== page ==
Specialty coffee setups (ultra coffee snobbery)

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ruralpunk

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Wondering if there are any other specialty coffee aficionados there and what you're setup is.

I'm rocking my Aeropress. It's just too perfect for travel. If I'm backpacking I will pre weigh the beans and package them in individual tiny ziploc bags, but if I'm overlanding I'll bring my scale. I have one of those adorable handgrinders that fit inside the Aeropress that I have as well.

I would love to get a travel pour over but my v60/Chemex are all glass, so I might buy a plastic v60 for the rig.

What are you rocking?
 
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FishinCrzy

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My current favorite is a stainless steel mesh pour over. It's great but I think it takes too much water to clean it in the field. Tried using a paper filter to aid cleanup, meh. I need to rig up a pressurized bottle to knock the grinds out? My hand grinder has heavy glass container. Bulky but not worried about breaking it. I must have a dozen presses, machines, and other contraptions that rarely get used. Need to six my old Mr. Coffees to make room in the cabinet! If it gets any better than my current pour over I'm not sure I want to try it. Except for convenience of course.

If I am really remote and wanting to travel light my fall back is the Folgers tea bag deals that really is not a bad cup of coffee for short term use. Any coffee is better than no coffee right!? The Aeropress looks interesting. Having to keep up with paper filters is a bit of a pain maybe. I did see a mesh filter that one can get with it. Which grinder is it that fits inside? I probably need another setup! Getting out the door with all the little creature comforts seems to take days of planning and packing. But, lawd, don't forget the coffee! I went out the other day and forgot my Kindle reader. I ended up cutting my trip a little short because I didn't have it. Such a slave to my habits!
 
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ruralpunk

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You should definitely check out the Aeropress, cleanup is insanely easy, check out a YouTube video on it, its truly an amazing little device. Attached are photos of the Aeropress and the grinder, there are a ton of different brands in the same form factor.

I would also check out at Moka Pot (some people call it a stovetop espresso maker) if you want to avoid paper filters, however it's not the most energy efficient way of making coffee if fuel is a concern.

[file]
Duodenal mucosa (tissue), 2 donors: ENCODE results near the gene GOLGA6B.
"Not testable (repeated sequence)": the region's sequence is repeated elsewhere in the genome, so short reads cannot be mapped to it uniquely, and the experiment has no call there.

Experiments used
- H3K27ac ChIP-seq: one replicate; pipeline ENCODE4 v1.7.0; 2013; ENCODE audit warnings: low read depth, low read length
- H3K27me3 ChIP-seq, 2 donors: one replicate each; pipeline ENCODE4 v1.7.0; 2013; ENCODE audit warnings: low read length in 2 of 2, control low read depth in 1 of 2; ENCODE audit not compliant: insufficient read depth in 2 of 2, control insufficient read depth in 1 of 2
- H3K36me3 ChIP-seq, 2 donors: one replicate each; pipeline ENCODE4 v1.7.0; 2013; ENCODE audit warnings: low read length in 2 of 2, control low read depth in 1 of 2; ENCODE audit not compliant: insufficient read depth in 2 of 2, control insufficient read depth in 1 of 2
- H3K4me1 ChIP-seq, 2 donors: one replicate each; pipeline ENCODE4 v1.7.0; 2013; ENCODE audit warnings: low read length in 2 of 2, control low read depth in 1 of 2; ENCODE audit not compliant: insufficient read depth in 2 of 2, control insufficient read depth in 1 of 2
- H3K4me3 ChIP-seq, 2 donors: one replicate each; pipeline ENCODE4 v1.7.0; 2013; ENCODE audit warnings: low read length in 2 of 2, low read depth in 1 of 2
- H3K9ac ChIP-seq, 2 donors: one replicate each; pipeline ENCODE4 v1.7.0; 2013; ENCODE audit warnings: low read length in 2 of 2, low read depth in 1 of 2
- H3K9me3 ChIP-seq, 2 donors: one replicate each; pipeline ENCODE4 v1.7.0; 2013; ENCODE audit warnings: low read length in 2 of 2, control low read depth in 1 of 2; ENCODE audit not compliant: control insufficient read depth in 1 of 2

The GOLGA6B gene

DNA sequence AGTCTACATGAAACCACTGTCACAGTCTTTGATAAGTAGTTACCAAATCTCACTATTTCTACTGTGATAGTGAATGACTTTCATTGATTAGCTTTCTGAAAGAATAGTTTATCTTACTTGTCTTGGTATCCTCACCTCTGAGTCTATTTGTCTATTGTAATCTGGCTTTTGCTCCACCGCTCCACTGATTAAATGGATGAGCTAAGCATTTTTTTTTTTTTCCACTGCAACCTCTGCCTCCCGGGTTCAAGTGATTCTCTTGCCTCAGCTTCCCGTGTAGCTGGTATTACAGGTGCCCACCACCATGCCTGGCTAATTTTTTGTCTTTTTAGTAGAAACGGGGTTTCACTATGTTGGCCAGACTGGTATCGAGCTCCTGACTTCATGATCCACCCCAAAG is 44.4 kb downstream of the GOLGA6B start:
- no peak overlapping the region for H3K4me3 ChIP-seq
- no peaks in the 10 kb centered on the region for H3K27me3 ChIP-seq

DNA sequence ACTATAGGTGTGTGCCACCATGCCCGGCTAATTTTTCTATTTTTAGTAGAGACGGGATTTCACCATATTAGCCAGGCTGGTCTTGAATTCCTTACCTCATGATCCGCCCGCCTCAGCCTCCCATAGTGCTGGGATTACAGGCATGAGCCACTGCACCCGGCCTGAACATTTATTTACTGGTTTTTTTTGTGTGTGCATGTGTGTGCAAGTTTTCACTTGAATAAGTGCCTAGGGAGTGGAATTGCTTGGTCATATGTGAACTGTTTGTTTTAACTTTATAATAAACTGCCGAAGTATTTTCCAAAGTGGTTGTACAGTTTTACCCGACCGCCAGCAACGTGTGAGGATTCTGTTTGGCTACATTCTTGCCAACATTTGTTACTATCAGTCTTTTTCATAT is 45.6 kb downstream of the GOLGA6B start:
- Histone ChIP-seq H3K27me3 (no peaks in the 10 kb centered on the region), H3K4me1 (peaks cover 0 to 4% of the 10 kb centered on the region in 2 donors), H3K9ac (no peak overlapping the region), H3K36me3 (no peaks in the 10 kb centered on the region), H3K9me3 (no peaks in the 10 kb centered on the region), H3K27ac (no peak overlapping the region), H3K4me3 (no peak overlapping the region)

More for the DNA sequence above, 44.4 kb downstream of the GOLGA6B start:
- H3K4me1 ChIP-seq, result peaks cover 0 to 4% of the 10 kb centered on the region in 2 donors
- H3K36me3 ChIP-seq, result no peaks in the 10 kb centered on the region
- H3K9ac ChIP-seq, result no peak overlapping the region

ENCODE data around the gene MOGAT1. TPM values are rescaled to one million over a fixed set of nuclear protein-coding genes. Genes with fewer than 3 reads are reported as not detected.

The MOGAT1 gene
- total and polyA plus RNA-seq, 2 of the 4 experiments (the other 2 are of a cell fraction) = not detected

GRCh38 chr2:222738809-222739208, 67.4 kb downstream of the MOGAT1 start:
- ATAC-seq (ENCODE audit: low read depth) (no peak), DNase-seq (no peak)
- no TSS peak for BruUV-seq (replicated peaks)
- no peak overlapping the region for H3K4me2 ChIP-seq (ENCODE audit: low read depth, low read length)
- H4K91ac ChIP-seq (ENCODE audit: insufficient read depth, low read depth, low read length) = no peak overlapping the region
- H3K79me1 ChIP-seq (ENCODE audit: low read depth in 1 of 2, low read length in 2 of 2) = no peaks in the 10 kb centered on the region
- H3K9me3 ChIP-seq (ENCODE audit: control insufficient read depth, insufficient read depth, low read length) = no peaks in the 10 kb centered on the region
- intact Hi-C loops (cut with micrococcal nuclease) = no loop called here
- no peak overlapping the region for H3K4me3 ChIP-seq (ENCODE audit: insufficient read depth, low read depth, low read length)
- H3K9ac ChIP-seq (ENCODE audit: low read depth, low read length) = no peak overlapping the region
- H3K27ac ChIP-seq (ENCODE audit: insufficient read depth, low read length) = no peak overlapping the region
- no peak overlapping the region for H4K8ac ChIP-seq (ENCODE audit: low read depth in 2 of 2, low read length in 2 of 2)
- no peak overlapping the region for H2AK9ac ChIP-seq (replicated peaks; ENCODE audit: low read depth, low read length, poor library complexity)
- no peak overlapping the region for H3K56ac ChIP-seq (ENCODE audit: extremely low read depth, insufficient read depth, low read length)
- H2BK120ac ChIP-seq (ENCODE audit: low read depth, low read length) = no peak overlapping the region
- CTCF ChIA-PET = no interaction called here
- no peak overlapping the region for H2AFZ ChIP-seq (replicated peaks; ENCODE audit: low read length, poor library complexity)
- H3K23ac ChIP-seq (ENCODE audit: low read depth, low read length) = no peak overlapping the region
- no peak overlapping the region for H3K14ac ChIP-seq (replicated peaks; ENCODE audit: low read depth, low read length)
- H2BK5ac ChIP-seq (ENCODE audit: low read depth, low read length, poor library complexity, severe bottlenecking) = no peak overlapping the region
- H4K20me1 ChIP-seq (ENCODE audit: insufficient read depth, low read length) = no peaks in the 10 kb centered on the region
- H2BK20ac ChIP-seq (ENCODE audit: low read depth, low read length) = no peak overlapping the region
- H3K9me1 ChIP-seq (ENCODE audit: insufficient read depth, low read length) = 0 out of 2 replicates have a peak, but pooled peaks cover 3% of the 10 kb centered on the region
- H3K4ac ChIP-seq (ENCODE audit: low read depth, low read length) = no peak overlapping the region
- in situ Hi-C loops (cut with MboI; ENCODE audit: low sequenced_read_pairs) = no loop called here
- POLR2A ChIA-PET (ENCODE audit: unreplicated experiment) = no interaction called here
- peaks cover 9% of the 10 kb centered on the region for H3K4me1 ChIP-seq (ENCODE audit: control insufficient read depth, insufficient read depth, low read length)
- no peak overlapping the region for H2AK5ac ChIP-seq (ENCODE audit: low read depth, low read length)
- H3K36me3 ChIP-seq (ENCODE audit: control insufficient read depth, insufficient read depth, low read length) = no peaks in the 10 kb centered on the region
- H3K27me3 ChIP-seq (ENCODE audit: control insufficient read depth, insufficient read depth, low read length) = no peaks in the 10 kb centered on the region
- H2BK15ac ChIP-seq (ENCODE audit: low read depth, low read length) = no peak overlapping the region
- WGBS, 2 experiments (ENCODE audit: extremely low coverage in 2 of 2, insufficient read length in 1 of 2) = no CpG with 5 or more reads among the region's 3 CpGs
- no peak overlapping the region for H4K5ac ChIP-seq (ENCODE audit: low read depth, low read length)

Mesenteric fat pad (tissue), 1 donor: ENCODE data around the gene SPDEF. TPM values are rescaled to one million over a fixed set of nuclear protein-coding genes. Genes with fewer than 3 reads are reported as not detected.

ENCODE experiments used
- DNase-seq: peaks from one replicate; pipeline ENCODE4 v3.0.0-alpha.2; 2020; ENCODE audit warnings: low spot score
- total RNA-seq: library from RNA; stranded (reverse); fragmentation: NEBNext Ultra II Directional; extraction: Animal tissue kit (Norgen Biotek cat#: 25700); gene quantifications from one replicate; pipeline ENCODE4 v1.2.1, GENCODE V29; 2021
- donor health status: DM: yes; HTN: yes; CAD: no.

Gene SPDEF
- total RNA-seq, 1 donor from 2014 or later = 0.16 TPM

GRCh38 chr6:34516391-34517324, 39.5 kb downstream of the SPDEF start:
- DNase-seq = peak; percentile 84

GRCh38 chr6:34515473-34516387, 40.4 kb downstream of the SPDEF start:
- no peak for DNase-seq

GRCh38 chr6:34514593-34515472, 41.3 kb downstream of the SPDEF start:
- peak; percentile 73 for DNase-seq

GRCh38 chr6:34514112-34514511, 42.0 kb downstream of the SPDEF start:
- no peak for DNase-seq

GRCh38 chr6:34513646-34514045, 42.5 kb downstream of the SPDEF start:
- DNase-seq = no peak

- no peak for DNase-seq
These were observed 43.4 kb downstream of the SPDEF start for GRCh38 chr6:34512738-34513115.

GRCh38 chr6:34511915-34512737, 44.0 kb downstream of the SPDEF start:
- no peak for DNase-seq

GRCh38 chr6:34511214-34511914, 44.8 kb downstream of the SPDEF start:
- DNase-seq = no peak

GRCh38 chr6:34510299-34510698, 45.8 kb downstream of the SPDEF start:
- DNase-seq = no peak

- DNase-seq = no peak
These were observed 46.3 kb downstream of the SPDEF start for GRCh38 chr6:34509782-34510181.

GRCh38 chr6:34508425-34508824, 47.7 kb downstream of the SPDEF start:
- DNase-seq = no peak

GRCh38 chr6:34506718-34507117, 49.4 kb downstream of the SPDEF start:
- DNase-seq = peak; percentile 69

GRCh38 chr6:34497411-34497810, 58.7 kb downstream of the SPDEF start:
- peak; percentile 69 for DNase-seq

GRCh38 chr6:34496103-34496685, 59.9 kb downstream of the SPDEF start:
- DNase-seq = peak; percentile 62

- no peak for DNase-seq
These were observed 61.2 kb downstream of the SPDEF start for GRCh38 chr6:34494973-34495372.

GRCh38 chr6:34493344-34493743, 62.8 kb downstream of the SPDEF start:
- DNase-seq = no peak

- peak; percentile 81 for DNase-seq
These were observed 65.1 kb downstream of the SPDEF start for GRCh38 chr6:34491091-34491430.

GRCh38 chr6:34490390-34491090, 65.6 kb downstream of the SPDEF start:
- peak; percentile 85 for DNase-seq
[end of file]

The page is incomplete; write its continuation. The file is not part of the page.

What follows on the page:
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Road

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There's a bunch of coffee making threads on here, though I've never jumped in on them before, I don't think.

I've used all sorts of things to make coffee while wandering, from paper filters to French Press, old-style percolators, to throw-it-all-in cowboy style, to stainless 1 cup pour overs.

Then, a couple years ago, a friend came to camp and brought his family. His wife is from Central or South America and had a Colador. A simple cloth strainer of close weave cotton around a wire rim, with handle. She made quick, simple, and delicious coffee and kept a pot all day long.

She gave me the Colador (Spanish for strainer) when they left. I used it 'til it was about worn out, then went searching for more. Now I buy them by the six pack and keep a couple in my van and chuck box, and a couple in the kitchen wherever I'm staying. I just ordered more and see the last six pack I bought was July 2019, to give you an idea how long they last. That's 19 months for five (just got the last one out this morning for these pics), and that's with making a cup for myself every single day, and my kid making coffee with hers like 3-5 times a week.

colador_5059-700.jpeg . colador_5060-700.jpeg
Left: 2 Coladors, one brand new and clean, and one well-used and steeping in a travel mug. Right: Manual Coffee Mill Grinder and two Coladors ready to use (one with grounds still in, drying for ease of cleaning).

A couple tips for longevity and better coffee with these:

- I use them inside out, so the hem and stitching is on the outside. Much easier to clean the grounds out that way, and less fussing and strain on the seam when cleaning, so longer lasting. That's typically where they eventually fail.
- I like using a level measure (in image below) for 16oz travel mug size and letting it steep about 4 minutes. The measure says 36cc / 1oz, so I have no earthly idea where it came from originally.
- I usually leave the grounds in the Colador after making coffee, then put it somewhere convenient to dry (see photo above). It is really easy then to dump the dry grounds out by turning it out (much easier than dumping wet and trying to rinse, as well as conserves a ton of water), brush it clean with my hand, turn it back in, and use.
- Every once in a while give it a thorough rinse in really hot water to keep the rim from getting too dark, stiff, and brittle and to just clean the whole thing better. I use no soap or detergent on these, ever.

Using these is not as wasteful as paper filters, though fresh paper filters will help keep coffee oils rom appearing on the top of your coffee. To be honest, I'm not enough of a coffee snob to notice the difference in taste between a fresh paper filter and a well-used cloth one.